Governor signs MacEwen bill reforming high school assessments to benefit students

A bill sponsored by Rep. Drew MacEwen to change high school assessment and graduation requirements was signed into law by the governor Friday. MacEwen's House Bill 2224, which passed both chambers unanimously, is set to make several adjustments to current law that will enable more students to graduate on time.

Earlier this session, MacEwen introduced House Bill 1046, which would have delinked all state tests from high school graduation requirements. House Bill 2224 builds off that effort, and while state tests will not be delinked from graduation under the legislation, it will provide students with more time to meet the standard necessary for graduation. Math and English language arts assessments will be moved up from 11th to 10th grade beginning in 2019, and meeting standard on the state's biology assessment will be delayed as a graduation requirement until the class of 2021. The latter change also applies retroactively to the class of 2017.

MacEwen, R-Union, says that while he would have preferred House Bill 1046 to be signed into law earlier this year, House Bill 2224 is a fair, bipartisan compromise to the original bill.

“This is one of the most consequential pieces of reform legislation I have seen during my time here in the Legislature. Our job is to do what's in the best interest of our students, and we are doing that through this bill,” said MacEwen. “I appreciate the level of buy-in from legislators on both sides of the aisle in each chamber, as well as from the Office of Superintendent of Public Instruction. While I strongly believe delinking state tests from high school graduation requirements is the right policy for our state, House Bill 2224 represents a fair compromise that will move us forward and help students who are graduating this year and in the years to come.”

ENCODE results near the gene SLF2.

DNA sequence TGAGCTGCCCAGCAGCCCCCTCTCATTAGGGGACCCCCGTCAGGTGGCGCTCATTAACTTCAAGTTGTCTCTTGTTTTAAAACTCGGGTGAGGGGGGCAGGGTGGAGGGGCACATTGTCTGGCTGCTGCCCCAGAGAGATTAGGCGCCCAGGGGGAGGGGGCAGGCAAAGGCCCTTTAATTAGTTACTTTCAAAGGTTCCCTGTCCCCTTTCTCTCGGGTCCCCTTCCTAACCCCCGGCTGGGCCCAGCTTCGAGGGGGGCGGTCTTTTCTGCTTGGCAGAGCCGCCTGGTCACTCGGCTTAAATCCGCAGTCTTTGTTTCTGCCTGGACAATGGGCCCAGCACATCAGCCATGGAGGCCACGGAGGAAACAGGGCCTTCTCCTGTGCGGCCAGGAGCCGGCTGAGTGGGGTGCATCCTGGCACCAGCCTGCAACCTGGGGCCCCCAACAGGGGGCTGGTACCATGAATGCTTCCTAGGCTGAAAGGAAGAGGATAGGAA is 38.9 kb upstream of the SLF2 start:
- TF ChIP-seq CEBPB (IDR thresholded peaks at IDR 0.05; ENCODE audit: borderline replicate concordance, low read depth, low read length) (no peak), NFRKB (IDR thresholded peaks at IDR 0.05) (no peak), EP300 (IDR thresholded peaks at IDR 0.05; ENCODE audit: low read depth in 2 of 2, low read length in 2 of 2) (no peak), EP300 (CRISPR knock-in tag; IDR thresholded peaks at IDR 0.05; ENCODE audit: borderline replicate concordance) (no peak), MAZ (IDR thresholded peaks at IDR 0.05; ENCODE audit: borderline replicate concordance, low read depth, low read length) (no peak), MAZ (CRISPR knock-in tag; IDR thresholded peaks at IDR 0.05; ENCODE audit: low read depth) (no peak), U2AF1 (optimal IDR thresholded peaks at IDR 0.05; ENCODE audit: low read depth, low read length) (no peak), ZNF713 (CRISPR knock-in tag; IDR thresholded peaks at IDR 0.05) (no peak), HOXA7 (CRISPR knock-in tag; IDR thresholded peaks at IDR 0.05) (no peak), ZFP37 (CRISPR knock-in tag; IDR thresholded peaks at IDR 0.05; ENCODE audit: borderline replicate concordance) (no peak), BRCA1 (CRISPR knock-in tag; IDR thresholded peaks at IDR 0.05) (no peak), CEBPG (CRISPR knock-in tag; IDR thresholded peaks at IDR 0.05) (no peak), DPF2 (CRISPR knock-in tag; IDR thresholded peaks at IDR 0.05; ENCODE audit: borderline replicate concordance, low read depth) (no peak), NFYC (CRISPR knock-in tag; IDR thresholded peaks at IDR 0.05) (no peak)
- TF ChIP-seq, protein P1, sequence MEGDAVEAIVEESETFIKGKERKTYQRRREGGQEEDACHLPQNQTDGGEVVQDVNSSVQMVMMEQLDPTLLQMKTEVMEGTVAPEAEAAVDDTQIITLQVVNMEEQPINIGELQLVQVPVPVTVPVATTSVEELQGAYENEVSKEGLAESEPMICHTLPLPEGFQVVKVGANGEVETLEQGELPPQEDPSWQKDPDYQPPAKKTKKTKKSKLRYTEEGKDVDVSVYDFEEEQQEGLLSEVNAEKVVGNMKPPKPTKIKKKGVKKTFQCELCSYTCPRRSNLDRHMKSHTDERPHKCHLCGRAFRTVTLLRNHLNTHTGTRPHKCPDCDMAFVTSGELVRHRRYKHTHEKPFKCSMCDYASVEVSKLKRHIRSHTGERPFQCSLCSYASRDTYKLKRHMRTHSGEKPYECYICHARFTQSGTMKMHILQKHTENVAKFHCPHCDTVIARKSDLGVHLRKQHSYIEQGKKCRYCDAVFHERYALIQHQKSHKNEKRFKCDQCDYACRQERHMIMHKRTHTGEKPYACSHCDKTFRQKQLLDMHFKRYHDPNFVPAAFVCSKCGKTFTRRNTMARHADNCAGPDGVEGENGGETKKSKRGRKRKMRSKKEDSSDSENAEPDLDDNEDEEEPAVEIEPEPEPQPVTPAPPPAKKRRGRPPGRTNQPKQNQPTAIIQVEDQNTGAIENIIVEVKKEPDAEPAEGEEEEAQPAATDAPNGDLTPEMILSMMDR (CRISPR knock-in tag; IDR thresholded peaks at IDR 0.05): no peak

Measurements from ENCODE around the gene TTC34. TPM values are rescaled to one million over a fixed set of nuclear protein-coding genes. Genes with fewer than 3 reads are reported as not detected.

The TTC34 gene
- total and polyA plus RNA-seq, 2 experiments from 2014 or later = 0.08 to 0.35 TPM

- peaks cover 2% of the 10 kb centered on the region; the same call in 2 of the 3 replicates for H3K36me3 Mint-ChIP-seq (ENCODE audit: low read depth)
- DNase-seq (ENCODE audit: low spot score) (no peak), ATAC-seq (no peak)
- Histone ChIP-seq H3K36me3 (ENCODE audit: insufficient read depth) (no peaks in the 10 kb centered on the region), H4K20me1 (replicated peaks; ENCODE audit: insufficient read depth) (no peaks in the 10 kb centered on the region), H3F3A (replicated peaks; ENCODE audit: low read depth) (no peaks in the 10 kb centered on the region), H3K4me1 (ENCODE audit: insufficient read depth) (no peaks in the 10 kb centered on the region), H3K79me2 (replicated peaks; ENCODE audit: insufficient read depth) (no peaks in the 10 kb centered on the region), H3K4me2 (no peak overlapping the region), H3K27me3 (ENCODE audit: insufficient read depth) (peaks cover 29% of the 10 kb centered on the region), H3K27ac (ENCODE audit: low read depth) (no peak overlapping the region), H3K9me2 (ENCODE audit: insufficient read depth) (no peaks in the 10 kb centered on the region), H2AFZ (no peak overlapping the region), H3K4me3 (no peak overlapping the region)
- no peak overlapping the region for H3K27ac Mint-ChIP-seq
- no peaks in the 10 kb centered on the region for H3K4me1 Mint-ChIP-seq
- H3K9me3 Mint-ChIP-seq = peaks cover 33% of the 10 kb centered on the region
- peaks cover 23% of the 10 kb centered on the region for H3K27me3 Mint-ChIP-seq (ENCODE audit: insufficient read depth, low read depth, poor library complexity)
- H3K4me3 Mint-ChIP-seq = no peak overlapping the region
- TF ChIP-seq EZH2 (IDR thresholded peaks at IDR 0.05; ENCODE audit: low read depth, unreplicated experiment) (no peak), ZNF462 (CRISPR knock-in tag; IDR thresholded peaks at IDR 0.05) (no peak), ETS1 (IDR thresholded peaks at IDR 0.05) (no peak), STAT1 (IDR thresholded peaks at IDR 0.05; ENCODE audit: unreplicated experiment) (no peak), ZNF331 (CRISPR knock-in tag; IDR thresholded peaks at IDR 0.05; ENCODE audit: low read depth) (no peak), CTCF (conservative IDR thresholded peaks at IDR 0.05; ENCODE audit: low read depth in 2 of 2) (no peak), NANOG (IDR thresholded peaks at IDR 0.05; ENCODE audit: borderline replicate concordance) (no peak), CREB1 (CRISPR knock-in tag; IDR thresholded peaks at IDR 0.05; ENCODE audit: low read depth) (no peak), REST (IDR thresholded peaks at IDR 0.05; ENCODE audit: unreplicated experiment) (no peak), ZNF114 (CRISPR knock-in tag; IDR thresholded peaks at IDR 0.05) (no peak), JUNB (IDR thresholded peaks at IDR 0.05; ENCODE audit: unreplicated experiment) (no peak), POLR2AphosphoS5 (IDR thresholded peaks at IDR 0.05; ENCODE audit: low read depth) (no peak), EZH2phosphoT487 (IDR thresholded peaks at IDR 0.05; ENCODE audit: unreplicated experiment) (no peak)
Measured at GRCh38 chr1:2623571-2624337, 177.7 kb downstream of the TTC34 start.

In addition to the above changes, House Bill 2224 will:

  • Establish an expedited appeals process for students in the 2014-2018 graduating classes who have not met standard on the math and/or English language arts assessments;
  • Discontinue the collection of evidence objective alternative assessment;
  • Allow, beginning in the 2018-19 school year, qualifying students to meet the applicable state standard by: 1) taking and passing a locally determined course in the content area in which the student was not successful, and 2) completing a state-approved and locally administered assessment. Students would also have the opportunity to successfully complete a dual credit course in English language arts or math, which would qualify as an approved alternative assessment; and
  • Require school districts to provide students who have not earned a certificate of academic achievement (CAA) before the beginning of the 11th grade the opportunity to access interventions and academic supports, courses, or both to enable students to meet minimum high school graduation standards.

House Bill 2224 will go into effect later this year.


Washington State House Republican Communications